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UK: add mycorrhizal fungi to soil for new Forest Garden?

 
Paul Ryan
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I'm novice, starting a forest garden in a suburban garden.

Is there any need innoculate the soil with mycorrhizal fungi spores?

I've heard of doing this on tree roots (at planting time - it goes direct onto the roots) but what about the rest of the soil where most of the food will come from? (we only have room for a few fruit-bearing shrubs, so most production will come from the ground layer). I'm planning on growing a lot of edible green plants, mainly taken from Patrick Whitefield's book "How to Make a Forest Garden".

Thus far the soil is...
- bottom: a bed of rotten wood (collected from an ancient mixed-broadleaf woodland)
- middle: the topsoil from the garden, with horse manure dug through it
- top: a mulch layer (not down yet)
- no plants in yet - they're awaiting germination in the propogator; all will be perennial greens and fruiting shrubs

I'm going for a no-dig regime so if anything needs to be dug into the soil then now is the time!
Any advice gratefully received...



(And OK, I know there is no *need* to innoculate the soil with mycorrhizal fungi spores because the fungi will come with time anyway - I suppose I'm asking whether it would be beneficial and if so, how to do it)
 
John Elliott
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Your last comment indicates you have the right frame of mind -- you don't need to add mycorrhizal fungi, but when the opportunity arises, it's a welcome addition.

The way to do it is to always be on the lookout for a mushroom that you can grind up and sprinkle all over your forest garden. Puffballs and boletes are two groups of mushroom that are usually mycorrhizal. If you come across any of them on your travels, bring them back to your garden so their spores can take up residence. Whenever you bring in any biomass, be it manure or wood chips or some other type of mulch, try to bring some new spores along with it.

There should be plenty of mushrooms sprouting in the UK with all the rains you've had -- that is unless there has been too much rain and they got drowned along with a lot of other things. How is the mushroom collecting there now?
 
Miles Flansburg
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quote "bottom: a bed of rotten wood (collected from an ancient mixed-broadleaf woodland) "


John, wouldn't this layer already have been inoculated?
 
John Elliott
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Miles Flansburg wrote:
John, wouldn't this layer already have been inoculated?


It should have plenty of white rot fungi, but they may be crowding out the mycorrhizal species. It's hard to know what kind of distribution of fungal species you have just by looking at hyphae -- they aren't that easy to tell apart. That's why whenever I come across a known mycorrhizal mushroom, I save it so I can put it in the blender and make a root drench with it. That's how you really get the roots inoculated.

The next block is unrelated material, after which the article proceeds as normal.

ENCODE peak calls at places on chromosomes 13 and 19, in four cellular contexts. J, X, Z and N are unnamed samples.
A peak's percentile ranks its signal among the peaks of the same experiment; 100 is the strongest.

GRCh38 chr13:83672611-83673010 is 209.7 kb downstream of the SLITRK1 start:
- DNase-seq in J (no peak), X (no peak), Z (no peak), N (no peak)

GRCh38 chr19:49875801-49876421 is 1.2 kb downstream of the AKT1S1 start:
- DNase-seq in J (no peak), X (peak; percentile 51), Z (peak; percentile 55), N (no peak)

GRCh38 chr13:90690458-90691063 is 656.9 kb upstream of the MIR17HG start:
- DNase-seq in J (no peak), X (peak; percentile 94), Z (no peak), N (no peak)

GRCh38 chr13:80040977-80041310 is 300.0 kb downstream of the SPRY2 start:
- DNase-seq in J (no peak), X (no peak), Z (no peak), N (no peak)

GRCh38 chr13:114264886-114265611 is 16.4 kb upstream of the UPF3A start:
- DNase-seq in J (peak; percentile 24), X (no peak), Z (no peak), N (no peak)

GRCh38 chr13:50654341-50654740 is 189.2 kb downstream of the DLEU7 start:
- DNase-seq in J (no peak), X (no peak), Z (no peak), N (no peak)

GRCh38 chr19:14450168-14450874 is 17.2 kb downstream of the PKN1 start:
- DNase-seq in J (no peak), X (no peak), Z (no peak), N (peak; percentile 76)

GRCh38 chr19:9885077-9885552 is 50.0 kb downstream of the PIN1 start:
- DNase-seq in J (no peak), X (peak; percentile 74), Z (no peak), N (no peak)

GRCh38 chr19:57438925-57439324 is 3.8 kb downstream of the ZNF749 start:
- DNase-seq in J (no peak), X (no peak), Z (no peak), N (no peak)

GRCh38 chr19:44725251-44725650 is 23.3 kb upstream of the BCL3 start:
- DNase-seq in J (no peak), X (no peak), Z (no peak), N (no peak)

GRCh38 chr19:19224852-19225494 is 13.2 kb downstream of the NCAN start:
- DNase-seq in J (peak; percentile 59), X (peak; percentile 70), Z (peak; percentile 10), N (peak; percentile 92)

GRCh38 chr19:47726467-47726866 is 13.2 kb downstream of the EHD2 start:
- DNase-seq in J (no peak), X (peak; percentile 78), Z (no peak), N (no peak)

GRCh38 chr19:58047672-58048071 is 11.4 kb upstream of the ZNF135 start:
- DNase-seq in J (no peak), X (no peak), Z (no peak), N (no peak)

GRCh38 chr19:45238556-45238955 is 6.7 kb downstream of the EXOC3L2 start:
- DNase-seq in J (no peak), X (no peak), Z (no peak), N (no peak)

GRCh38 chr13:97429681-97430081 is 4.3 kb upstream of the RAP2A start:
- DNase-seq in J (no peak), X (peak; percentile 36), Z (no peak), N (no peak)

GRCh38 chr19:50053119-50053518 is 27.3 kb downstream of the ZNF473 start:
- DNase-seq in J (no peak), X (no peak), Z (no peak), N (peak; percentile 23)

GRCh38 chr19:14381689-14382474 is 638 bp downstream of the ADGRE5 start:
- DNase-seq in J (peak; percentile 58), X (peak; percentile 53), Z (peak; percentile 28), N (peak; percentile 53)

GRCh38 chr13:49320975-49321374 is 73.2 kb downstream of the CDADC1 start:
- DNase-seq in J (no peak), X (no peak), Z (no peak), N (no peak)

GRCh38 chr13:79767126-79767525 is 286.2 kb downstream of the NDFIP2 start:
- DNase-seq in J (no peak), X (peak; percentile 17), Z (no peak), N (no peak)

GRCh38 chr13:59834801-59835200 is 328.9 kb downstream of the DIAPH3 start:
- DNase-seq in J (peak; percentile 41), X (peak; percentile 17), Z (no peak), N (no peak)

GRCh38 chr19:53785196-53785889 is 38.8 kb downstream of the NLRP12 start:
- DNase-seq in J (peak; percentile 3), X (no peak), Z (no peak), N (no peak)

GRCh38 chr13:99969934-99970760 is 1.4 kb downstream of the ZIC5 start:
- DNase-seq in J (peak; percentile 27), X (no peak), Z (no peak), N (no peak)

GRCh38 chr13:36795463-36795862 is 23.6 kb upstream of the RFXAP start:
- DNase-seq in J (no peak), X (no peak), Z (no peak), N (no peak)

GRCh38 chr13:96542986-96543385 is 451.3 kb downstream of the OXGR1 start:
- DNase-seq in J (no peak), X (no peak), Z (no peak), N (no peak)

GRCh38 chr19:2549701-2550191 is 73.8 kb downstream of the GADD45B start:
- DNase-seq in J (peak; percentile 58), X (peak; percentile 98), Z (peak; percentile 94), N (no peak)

Miles Flansburg
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Paul Ryan
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Thanks guys.

The rotten wood I buried (mainly ash, hazel, hawthorn and oak) is likely to contain saprophytic mycelia ... but I'm not convinced it would contain a lot of mycorrhizal species as it was long-dead. And the mycorrhizal symbionts of trees are probably different fungal species to those of leafy plants (but now I'm speculating - I don't know this for sure).

The forest mushroom season in southern England is September-December, peaking in November. There is a lot of fungal diversity in my area (many thousands of recorded species www.fieldmycology.net).

I will collect some puffballs and boletes next autumn and hope for the best!

Thanks for the thoughtful replies.
 
Paul Ryan
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I decided to buy a mycorrhizal fungi product to inoculate the roots of my new shrubs. It's called Root Grow, recommended by Martin Crawford (a well-known forest garden guru in UK).

Root Grow is something you put directly on the roots at planting time - I'm not sure if there is a way to do this once the shrubs/trees are in the ground.
It cost £8.72 (about 14 US dollars).
 
John Elliott
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Root drenching on plants that are already in the ground works, but it's less effective than having the root bare where you can get some direct microbe to root contact.

In either case, you want to make sure that when you do a mycorrhizal application that the conditions are "just right": not dried out, not waterlogged, not frozen, and not bright and sunny. If you wait til sundown to apply it to plants in the ground and water it in good, the spores can get adjusted to their new home before the sun returns.
 
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